April 3, 2014
UNITED STATES OF AMERICA, Plaintiff-Appellee,
LORI HARGIS, Defendant-Appellant
Argued September 7, 2012
Appeal from the United States District Court for the Southern District of Indiana, Evansville Division. No. 3:11CR00001-001 -- Richard L. Young, Chief Judge.
For United States of America, Plaintiff - Appellee: Matthias D. Onderak, Office of The United States Attorney, Evansville, IN.
For Lori Hargis, Defendant - Appellant: Bryan Lee Ciyou, Ciyou & Dixon, Indianapolis, IN.
Before CUDAHY, ROVNER, and TINDER, Circuit Judges.
Rovner, Circuit Judge.
Lori Hargis solicited Leslie Vashaun White to burn down her house so that she could collect a settlement from her insurance company. Hargis was charged with conspiracy to use fire to commit wire fraud, see 18 U.S.C. § 844(m), and unlawful structuring of cash withdrawals to avoid financial reporting requirements, see 31 U.S.C. § § 5313, 5324(a)(3), 5322(a). She pleaded guilty to the conspiracy charge in exchange for the government dismissing the structuring charge, and the district court imposed an above-guidelines sentence of 60 months imprisonment. She asserts on appeal that the district court erred when it applied upward adjustments for obstruction of justice, see U.S.S.G. § 3C1.1, and her aggravating role in the offense, see id . § 3B1.1(c). She also challenges the reasonableness of her above-guidelines sentence. Because the facts justify the district court's decision to apply the upward adjustments, and the district judge adequately explained his rationale for imposing the 60-month sentence, we affirm the district court's judgment.
Hargis put her house in Henderson, Kentucky, on the market, and when it proved difficult to sell she solicited White to burn down the house. She agreed to pay him $10,000 from the money that she anticipated receiving from her homeowner's-insurance policy. White burned down the house in December 2007, and Hargis and White were each charged with conspiracy to use fire to commit wire fraud, see 18 U.S.C. § 844(m), and unlawful structuring of cash withdrawals, see 31 U.S.C. § § 5313, 5324(a)(3), 5322(a).
Hargis initially intended to plead guilty, but at the change-of-plea hearing she testified that, after arranging for White to burn down the house, she changed her mind and called White, telling him not to go through with the plan. She told the district court that she never again discussed the idea with White, but he nevertheless burned down the house three months later. After hearing this testimony, the court rejected Hargis's plea, reasoning that she was unable to admit guilt if she claimed to have withdrawn from the conspiracy.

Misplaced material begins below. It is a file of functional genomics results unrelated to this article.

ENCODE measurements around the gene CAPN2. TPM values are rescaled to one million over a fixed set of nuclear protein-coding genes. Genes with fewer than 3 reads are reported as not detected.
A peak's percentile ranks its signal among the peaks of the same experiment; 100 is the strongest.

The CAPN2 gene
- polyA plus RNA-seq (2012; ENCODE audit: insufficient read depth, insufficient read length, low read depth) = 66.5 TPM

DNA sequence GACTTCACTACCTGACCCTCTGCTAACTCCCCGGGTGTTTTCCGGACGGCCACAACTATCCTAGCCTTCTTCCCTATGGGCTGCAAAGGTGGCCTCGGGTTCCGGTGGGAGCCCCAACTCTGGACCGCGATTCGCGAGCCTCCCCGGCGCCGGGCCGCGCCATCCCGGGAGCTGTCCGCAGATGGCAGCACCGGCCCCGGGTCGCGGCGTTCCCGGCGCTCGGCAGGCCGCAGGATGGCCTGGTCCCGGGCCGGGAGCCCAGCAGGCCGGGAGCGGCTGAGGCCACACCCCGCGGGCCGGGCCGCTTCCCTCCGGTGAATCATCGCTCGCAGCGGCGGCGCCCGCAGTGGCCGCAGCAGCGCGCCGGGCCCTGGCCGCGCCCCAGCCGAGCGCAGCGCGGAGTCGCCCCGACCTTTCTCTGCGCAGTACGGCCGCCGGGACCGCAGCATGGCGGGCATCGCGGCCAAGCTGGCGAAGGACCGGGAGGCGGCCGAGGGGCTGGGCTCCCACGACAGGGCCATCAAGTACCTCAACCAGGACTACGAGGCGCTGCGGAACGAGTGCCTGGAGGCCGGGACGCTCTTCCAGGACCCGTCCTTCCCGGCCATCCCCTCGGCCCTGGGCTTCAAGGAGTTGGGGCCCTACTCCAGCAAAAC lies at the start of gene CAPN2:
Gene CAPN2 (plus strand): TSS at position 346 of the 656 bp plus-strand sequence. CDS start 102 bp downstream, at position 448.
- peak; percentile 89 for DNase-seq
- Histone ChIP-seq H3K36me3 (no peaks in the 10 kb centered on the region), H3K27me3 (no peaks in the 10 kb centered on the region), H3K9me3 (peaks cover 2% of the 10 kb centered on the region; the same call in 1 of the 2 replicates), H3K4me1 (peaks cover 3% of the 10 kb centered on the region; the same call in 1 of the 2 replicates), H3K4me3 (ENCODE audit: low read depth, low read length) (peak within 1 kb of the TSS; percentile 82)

The case was set for a jury trial, but a few days before trial Hargis notified the court that she wished to plead guilty after all. At the change-of-plea hearing this time, Hargis testified that after she solicited White's help, she spoke to him several times about the plan, and instructed him to set the house afire after she ensured that her children were not inside. The court accepted Hargis's guilty plea on the conspiracy charge, and the government dismissed the remaining charge.
At sentencing the district court calculated a total offense level of 14. This calculation reflected an upward adjustment of two levels for obstruction of justice, see U.S.S.G. § 3C1.1, two more levels up for her aggravating role in the offense as an organizer or leader, see id . § 3B1.1, and a reduction of two levels for acceptance of responsibility, see id . § 3E1.1(c). With a criminal history category of I, the court calculated a guidelines range of 15 to 21 months and sentenced Hargis above that range, to 60 months in prison. The above-guidelines sentence was warranted, the court reasoned, because the sentencing guideline that applies to Hargis's offense, see id . § 2K1.3, does not adequately account for the seriousness of her actions in the arson-for-profit scheme. And when he addressed the 18 U.S.C. § 3553(a) factors, the district judge noted that Hargis had burned down her own children's home, inflated her insurance claim, and filed a frivolous lawsuit against her insurance company, costing the company
$100,000 in attorney's fees. The court also emphasized that Hargis's actions involved " a brazen disregard for the law, for the truth, and for the harm to others."
Hargis appeals, first asserting that the district court clearly erred when it concluded that she was an organizer or leader of the offense and imposed a two-level upward adjustment under U.S.S.G. § 3B1.1(c). She insists that the court impermissibly relied on only one factor--that she recruited White--in concluding that she was a leader or organizer, and that factor alone is insufficient to support the adjustment. But we have told district courts to " make a commonsense judgment about the defendant's relative culpability" when deciding whether to impose an aggravating role adjustment, United States v. Weaver, 716 F.3d 439, 443 (7th Cir. 2013); see United States v. Figueroa, 682 F.3d 694, 697 (7th Cir. 2012), and the facts here show that Hargis led the conspiracy: She hatched the idea to burn down her house and collect the insurance proceeds; recruited White to carry out the plan; told White which day to set the house afire; planned to keep most of the profits from the offense; and attempted to maximize the money that she hoped to receive from the insurance company by inflating the insurance claims, filing a frivolous lawsuit against the company, and lying under oath at her deposition in that case. See United States v. Golden, 954 F.2d 1413, 1418-19 (7th Cir. 1992) (concluding that defendant was organizer in arson offense because he recruited co-conspirator and distributed proceeds from the offense, keeping most for himself); United States v. Paccione, 202 F.3d 622, 624 (2d Cir. 2000) (reasoning that defendants organized arson because they recruited co-conspirators and gave them access to property to be set on fire). The district court therefore did not clearly err when it concluded that Hargis led the conspiracy.